New Mexico Wildflowers: Amaranth Family

(Amaranthaceae)

 

Following current practice, I include chenopod species in the Amaranth family. Flowers are organized alphabetically by genus and species. Hover over a photo series to control the images.


Careless Weed, Quelite (Amaranthus palmeri)

This plant, also known as Palmer's Amaranth, is one of the few things I'd stuff in my face if I was lost in the woods and hungry. Under less extreme conditions, I recommend sauteing the young leaves in butter to create a spinach-like side dish. The plant is a common midsummer weed in Albuquerque. If not cut back, it can easily reach chest height.

 

The leaves are often solid green, but some plants have curved white splotches on them. I have no idea why. One of my pictures show something even more unusual, leaves that are green, red, and white.

 

Four-Winged Saltbush (Atriplex canescens)

Four-Winged Saltbush plants don't put out conventional flowers, so look for light green to cream-colored nubbly spikes. The female plants then produce hundreds of fruits with four "wings." The fruits turn light brown as they dry.

 

Mexican Fireweed, Burningbush (Bassia scoparia)

Sometimes classified as Kochia scoparia, this is an introduced species.

 

Goosefoot (Chenopodium)

On the SEINET page for Chenopodium album the SW Field Guide notes state, "In general, mature seeds are necessary for conclusive ID of any species within the Chenopodium genus." Given that fact, I consider my goosefoot IDs at the species level to be mere suggestions.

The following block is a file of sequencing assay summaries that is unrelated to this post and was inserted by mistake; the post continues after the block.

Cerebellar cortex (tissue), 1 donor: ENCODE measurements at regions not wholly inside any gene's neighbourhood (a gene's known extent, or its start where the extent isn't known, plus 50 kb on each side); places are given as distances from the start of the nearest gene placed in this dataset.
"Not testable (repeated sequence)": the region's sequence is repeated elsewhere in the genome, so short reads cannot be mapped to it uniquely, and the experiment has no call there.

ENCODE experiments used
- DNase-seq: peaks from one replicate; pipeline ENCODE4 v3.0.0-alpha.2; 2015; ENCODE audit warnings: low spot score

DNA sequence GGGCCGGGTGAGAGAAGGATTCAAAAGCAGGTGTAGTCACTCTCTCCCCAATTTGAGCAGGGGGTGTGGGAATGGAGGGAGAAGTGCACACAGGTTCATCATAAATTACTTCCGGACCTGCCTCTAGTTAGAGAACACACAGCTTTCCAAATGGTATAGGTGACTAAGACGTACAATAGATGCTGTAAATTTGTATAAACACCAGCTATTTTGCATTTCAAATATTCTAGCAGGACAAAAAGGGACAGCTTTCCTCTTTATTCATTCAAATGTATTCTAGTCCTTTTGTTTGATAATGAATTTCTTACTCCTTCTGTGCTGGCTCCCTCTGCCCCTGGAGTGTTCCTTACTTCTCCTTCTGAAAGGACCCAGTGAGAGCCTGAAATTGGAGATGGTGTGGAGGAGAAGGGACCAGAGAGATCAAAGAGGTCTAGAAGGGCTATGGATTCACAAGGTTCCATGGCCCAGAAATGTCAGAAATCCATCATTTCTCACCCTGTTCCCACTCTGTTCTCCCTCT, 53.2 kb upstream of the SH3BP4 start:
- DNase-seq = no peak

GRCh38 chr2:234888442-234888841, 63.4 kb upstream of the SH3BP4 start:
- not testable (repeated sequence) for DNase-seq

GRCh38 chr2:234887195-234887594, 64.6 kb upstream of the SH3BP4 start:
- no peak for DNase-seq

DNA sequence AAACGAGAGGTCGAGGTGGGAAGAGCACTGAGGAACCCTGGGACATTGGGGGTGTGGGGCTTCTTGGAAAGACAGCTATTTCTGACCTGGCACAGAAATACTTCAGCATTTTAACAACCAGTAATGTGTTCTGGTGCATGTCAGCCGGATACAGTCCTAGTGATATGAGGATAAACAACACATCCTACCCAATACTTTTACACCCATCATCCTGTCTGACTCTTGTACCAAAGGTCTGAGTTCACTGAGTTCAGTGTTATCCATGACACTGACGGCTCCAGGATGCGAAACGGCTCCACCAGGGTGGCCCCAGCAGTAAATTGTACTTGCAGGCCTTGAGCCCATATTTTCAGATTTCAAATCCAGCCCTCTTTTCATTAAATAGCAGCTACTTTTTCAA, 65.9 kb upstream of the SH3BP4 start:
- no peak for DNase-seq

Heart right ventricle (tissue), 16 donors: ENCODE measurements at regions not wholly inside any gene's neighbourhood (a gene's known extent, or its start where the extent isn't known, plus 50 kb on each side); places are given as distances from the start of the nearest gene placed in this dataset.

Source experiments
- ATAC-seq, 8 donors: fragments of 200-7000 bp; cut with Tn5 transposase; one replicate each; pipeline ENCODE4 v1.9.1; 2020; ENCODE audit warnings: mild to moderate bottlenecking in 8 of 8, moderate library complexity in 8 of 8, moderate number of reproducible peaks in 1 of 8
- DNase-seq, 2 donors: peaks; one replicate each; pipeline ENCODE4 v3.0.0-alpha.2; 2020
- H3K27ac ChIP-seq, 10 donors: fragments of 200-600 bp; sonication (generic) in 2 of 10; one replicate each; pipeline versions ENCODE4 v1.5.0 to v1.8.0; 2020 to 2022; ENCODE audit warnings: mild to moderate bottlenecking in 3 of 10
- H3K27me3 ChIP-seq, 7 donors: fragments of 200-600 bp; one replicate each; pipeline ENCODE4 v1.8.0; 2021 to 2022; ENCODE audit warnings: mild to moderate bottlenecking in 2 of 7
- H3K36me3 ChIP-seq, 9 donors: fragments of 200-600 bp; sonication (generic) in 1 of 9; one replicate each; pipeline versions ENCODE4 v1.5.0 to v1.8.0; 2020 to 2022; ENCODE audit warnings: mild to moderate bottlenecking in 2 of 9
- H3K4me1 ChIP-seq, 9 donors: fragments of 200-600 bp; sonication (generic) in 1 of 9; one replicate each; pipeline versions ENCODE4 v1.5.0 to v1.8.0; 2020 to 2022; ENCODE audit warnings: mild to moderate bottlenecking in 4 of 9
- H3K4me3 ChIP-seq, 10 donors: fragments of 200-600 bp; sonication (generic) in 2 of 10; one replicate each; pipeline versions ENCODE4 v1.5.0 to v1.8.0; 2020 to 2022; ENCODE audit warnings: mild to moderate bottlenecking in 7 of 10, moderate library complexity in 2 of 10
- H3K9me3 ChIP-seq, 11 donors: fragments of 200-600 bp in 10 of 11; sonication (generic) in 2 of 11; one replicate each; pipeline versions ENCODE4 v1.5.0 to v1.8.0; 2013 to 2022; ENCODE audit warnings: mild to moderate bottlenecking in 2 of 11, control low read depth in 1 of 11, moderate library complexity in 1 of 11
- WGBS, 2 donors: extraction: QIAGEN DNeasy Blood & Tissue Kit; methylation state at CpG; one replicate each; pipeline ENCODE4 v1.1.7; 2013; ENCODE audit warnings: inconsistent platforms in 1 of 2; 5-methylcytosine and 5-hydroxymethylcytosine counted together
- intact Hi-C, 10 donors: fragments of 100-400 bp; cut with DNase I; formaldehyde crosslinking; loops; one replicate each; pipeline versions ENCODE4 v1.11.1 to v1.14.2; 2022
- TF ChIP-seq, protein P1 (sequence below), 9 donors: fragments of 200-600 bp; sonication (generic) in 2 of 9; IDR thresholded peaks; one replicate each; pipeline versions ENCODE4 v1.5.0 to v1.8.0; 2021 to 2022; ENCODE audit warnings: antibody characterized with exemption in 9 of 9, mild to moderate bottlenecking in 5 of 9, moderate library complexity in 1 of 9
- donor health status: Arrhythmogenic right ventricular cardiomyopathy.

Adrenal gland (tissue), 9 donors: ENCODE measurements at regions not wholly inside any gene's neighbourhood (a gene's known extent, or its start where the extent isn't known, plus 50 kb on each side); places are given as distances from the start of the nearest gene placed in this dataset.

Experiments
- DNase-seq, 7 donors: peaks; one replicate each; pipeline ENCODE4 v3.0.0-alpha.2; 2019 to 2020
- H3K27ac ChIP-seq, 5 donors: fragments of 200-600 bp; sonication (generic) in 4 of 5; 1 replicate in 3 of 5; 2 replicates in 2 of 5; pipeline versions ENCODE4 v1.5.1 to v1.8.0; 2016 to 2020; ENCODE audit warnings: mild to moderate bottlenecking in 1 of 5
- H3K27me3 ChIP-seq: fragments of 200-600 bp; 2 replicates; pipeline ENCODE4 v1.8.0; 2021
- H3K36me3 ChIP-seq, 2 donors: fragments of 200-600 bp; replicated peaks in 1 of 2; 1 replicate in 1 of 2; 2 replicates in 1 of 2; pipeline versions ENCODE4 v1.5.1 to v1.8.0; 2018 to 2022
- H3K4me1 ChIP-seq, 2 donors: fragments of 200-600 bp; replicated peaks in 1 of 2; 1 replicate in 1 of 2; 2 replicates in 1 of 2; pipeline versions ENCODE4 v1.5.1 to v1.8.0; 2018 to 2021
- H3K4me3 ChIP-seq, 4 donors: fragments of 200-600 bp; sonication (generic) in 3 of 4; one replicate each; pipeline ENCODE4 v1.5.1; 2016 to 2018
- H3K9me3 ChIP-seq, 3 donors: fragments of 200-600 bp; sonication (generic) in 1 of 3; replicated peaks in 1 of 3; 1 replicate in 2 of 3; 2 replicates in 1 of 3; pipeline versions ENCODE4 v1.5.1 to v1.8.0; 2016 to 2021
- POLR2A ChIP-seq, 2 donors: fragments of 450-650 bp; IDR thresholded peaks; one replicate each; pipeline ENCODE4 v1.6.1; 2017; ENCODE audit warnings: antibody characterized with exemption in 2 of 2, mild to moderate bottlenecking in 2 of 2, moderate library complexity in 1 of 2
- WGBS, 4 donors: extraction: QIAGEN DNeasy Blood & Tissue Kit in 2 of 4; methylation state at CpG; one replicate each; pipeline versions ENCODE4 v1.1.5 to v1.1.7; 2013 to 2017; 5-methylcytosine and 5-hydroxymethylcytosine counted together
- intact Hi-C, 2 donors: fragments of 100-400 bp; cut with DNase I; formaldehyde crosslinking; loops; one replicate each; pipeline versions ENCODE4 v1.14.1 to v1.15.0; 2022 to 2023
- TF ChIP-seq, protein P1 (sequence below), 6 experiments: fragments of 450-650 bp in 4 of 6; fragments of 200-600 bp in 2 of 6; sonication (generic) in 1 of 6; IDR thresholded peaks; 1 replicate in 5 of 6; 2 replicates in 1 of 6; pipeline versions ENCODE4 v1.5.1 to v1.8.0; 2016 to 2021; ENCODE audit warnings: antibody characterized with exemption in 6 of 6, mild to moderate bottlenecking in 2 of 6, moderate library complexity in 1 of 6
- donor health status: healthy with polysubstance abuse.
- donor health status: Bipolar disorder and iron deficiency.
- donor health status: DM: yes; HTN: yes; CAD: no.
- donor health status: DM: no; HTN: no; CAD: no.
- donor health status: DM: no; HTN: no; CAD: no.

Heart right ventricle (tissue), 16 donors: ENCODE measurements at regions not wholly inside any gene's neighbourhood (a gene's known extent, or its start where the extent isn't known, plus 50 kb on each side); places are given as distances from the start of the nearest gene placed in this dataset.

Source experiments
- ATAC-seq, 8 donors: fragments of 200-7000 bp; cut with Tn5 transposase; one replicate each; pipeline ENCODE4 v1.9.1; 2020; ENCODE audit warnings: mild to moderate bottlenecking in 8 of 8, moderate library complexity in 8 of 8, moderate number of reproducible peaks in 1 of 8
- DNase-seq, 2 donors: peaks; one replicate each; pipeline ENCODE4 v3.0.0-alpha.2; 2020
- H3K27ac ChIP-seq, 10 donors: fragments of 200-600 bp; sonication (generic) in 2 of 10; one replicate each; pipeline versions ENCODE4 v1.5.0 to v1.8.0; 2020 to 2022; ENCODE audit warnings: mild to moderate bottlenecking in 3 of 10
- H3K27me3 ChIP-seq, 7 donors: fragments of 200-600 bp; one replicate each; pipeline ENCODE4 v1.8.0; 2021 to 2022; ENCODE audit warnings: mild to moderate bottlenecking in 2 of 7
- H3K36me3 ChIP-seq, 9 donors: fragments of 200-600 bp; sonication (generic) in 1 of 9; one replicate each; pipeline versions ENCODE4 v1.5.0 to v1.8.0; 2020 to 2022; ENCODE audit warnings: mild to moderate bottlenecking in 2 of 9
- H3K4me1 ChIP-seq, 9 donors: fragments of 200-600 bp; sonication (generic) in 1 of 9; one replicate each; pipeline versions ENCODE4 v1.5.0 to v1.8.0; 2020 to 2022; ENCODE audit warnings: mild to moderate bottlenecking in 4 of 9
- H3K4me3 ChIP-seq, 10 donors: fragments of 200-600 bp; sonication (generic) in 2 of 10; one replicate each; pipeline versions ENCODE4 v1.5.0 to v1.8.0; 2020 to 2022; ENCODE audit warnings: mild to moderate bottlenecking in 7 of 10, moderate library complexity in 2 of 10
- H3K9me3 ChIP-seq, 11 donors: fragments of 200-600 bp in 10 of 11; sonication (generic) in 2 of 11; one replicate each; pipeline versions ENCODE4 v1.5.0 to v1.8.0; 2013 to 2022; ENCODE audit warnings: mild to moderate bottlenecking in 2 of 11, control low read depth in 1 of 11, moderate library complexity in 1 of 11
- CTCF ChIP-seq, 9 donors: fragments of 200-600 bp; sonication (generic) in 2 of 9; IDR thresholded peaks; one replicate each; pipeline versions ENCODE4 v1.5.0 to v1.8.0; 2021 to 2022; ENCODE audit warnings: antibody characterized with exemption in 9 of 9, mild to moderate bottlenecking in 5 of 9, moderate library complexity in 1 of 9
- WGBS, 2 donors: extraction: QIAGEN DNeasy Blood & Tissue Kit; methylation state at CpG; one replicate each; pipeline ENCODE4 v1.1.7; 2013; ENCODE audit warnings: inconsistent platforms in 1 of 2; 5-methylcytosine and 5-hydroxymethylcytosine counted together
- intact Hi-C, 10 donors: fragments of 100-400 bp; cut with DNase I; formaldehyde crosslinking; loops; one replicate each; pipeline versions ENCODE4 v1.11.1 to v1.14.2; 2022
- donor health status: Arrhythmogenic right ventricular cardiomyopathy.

Winterfat (Krascheninnkovia or Ceratoides lanata)

As the high desert turns brown in the fall, winterfat stands out. My autofocus camera couldn't deal with the fuzzy flower/seed head, but did better with the picture of a stem and leaves. The bush got its name because it's a good winter food source for sheep and other grazing/browsing animals.

 

Prickly Russian Thistle, Tumbleweed (Salsola Tragus)

 

 This accidentally introduced but now signature species is universally known as tumbleweed. In fact, tumbleweeds (plants that form rounded bodies that break loose and roll along) occur in multiple plant families. Within the desert West, multiple species of Salsola can occur. I'll use the species name Salsola tragus but be on your guard. The USDA has concluded that "Scientific names for Prickly Russian Thistle are mired in confusion." To make things worse, it "readily hybridizes ... with closely related species." To get the USDA's take on the whole mess, click here.

 

Littlefield and Burns list this species under their red flowers. If you even notice that a tumbleweed is flowering,  most likely you'll see tiny yellow dots along otherwise green stems. As my close-up shots show, the yellow is from the stamens. The stems can be all green, or they can include red stripes.

 

Mature tumbleweeds are tough and prickly, even before they die and roll off. The sprouts seem like a completely different species—soft and almost succulent. In 1971 I had the privilege of walking around the high desert with Hugh Cutler, who pointed out a tumbleweed sprout and explained that it was edible. I popped the sprout in my mouth, started chewing, and immediately spat it out in disgust. "I said it was edible," he explained, "I didn't say it tasted good." 

 

If you're in the Albuquerque area during the holiday season, be sure to check out the AMAFCA Tumbleweed Snowman.